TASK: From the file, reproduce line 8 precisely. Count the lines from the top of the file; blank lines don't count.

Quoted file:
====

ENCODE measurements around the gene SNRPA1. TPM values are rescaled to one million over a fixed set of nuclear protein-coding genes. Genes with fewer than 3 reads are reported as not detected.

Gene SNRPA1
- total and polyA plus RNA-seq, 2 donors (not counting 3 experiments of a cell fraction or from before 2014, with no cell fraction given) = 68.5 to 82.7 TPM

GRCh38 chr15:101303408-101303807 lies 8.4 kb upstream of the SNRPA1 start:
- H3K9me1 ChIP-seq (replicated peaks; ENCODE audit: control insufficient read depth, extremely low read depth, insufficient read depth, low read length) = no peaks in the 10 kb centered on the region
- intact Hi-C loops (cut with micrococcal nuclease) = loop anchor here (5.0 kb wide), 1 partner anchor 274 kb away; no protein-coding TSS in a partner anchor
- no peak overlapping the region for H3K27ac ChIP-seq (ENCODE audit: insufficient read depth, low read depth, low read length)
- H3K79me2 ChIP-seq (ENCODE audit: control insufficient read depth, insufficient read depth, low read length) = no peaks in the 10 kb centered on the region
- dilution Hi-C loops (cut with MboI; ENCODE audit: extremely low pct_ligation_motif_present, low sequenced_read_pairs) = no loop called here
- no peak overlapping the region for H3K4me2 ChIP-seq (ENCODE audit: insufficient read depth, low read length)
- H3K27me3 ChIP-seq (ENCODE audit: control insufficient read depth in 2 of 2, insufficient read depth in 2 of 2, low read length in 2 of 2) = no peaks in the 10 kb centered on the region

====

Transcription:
- H3K79me2 ChIP-seq (ENCODE audit: control insufficient read depth, insufficient read depth, low read length) = no peaks in the 10 kb centered on the region